The STEP program provided Temporary Assistance for Needy Families (TANF) recipients with intensive case management and other supports to help them overcome barriers to employment and secure jobs.

The STEP program provided Temporary Assistance for Needy Families (TANF) recipients with intensive case management and other supports to help them overcome barriers to employment and secure jobs.

STEP participants received home visits from community liaisons to identify and mitigate any barriers that might prevent participants from traveling to the program offices. In the program offices, participants were assigned a case coordinator, who conducted assessments to determine barriers to employment.

Case coordinators worked with no more than 20 participants at a time. The case coordinator and specialized vocational rehabilitation staff developed a plan to address the barriers, and participants began activities tailored to overcoming their barriers. Activities included life skills classes, adult basic education classes, general education diploma preparation, English classes, support groups, professional development, counseling, computer classes, and behavioral coaching. Some classes were available at STEP program offices, and others were available through referrals to other organizations in the community. The duration of services varied based on participants’ needs and motivations.

After case coordinators determined that participants were ready, participants worked with job coaches and job developers to find permanent employment. STEP offered bonuses of $20 to $125 to participants for finding employment and bonuses of $50 after 90 days of employment.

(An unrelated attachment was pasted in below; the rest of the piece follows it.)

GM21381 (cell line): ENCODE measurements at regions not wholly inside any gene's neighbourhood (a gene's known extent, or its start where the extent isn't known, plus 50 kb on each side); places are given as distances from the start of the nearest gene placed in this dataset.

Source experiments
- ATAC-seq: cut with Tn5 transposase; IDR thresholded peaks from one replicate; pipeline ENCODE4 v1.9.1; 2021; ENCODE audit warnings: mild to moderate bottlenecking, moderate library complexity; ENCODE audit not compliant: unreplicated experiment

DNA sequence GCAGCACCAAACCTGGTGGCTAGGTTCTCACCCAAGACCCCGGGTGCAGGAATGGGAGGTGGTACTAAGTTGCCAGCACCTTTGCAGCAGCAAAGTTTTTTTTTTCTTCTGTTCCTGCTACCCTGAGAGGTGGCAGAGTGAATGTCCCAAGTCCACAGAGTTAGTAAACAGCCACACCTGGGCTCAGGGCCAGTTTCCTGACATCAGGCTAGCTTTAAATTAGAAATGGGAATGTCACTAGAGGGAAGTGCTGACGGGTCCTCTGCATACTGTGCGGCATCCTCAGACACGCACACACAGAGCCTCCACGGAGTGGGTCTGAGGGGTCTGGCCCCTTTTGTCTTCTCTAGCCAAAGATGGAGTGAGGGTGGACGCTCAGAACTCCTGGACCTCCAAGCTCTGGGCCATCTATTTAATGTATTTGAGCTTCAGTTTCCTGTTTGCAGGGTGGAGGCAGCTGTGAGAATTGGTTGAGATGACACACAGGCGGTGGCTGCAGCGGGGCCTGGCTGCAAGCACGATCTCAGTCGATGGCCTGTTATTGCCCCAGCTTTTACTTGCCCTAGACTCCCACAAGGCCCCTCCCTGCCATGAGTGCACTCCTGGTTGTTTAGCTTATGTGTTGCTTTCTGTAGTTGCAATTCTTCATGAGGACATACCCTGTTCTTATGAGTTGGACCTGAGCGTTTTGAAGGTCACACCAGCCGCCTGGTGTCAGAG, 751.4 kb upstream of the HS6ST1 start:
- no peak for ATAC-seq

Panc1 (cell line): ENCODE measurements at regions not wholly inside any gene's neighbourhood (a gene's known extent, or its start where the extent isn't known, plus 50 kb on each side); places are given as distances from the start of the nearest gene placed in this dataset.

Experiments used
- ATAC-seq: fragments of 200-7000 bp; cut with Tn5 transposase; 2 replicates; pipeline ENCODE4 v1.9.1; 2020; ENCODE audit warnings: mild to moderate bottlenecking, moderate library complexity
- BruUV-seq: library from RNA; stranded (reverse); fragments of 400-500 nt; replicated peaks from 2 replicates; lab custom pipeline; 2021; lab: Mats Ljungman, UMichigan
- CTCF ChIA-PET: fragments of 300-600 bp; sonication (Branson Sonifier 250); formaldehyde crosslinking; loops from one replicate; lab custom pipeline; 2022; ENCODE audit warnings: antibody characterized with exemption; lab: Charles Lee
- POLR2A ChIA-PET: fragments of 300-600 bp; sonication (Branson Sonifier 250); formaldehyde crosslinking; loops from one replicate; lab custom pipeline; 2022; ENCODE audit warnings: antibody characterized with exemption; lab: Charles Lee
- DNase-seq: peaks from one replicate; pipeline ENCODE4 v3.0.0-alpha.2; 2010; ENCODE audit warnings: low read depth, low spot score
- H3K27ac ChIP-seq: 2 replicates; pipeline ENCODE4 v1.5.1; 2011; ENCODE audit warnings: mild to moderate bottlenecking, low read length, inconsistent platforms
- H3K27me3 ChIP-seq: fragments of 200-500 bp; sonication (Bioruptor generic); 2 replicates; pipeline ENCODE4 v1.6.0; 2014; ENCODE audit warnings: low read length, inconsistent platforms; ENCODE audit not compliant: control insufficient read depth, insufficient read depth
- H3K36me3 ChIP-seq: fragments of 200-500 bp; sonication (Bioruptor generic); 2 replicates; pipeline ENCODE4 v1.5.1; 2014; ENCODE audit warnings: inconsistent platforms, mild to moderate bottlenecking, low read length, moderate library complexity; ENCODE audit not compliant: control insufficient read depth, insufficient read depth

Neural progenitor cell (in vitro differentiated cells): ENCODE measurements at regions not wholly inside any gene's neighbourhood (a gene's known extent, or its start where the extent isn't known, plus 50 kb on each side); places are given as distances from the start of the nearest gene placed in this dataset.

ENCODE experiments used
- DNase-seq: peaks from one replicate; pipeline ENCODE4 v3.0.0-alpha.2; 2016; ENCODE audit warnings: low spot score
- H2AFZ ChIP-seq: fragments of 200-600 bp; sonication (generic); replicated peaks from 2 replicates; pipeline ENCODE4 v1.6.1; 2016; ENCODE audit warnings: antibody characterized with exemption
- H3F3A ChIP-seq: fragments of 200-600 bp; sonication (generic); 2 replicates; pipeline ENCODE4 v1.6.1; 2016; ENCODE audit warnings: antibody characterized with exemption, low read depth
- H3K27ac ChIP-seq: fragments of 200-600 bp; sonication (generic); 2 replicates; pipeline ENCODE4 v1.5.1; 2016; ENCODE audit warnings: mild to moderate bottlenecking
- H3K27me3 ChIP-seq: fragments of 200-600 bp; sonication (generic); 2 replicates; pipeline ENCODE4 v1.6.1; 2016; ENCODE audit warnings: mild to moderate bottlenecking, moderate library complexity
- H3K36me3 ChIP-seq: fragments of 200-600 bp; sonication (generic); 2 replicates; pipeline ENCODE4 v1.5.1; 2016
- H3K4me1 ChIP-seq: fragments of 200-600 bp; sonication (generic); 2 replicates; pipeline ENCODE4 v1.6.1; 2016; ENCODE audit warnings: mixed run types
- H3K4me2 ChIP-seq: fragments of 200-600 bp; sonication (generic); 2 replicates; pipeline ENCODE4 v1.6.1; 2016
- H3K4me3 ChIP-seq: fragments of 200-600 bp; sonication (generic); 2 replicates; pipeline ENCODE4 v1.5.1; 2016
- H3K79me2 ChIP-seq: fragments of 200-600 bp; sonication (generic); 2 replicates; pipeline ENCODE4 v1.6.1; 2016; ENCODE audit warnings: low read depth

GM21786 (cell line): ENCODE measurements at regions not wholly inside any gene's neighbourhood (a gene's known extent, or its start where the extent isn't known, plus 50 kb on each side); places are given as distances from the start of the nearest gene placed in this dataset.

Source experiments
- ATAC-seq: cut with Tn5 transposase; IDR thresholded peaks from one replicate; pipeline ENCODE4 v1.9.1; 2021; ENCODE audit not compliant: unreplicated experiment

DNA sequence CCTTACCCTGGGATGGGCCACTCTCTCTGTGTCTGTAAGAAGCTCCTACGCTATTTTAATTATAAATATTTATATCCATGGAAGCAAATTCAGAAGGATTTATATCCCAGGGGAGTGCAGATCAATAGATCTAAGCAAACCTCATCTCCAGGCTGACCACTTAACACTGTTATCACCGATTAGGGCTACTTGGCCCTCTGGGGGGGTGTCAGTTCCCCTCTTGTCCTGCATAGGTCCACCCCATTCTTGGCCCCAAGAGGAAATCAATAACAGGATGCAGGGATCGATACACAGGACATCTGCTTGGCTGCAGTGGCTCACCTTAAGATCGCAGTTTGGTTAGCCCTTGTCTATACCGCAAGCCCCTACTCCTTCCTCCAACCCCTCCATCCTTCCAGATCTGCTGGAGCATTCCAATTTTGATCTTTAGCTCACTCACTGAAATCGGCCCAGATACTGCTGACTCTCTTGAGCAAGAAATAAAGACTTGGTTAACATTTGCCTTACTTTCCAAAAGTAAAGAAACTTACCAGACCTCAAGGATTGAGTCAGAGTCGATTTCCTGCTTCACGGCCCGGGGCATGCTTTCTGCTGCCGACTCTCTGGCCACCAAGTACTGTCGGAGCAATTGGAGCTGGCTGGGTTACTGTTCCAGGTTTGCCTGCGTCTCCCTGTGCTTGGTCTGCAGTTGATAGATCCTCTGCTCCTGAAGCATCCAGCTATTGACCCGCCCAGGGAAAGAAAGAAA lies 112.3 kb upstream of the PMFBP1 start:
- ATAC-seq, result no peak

STEP participants were TANF recipients who were not exempt from the TANF requirement to participate in work activities.

The STEP program was run by the Jewish Employment and Vocational Service organization in Philadelphia, PA. It was a part of the Enhanced Services for the Hard-to-Employ Demonstration that also evaluated the Transitional Work Corporation’s (TWC) transitional jobs program and the comparison between the TWC’s program and STEP.

Year evaluation began: 2004
Populations and employment barriers: Specific employment barriers
Intervention services: Case management, Education, Training, Soft skills training, Job development/job placement
Setting(s): Urban only

Effectiveness Rating and Effect By Outcome Domain

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Outcome domain Term Effectiveness rating Effect in 2018 dollars and percentages Effect in standard deviations Sample size
Increase earnings Short-term Little evidence to assess support unfavorable $-167 per year -0.01 1211
Long-term Little evidence to assess support 0
Very long-term No evidence to assess support
Increase employment Short-term Little evidence to assess support unfavorable -8% (in percentage points) -0.20 1211
Long-term Little evidence to assess support 0% (in percentage points) 0.00 1211
Very long-term No evidence to assess support
Decrease benefit receipt Short-term Little evidence to assess support unfavorable $63 per year 0.02 1211
Long-term Little evidence to assess support favorable $-61 per year -0.02 1211
Very long-term No evidence to assess support
Increase education and training All measurement periods No evidence to assess support

Studies of this Intervention

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Study Quality Rating Study Counts per Rating
High High 1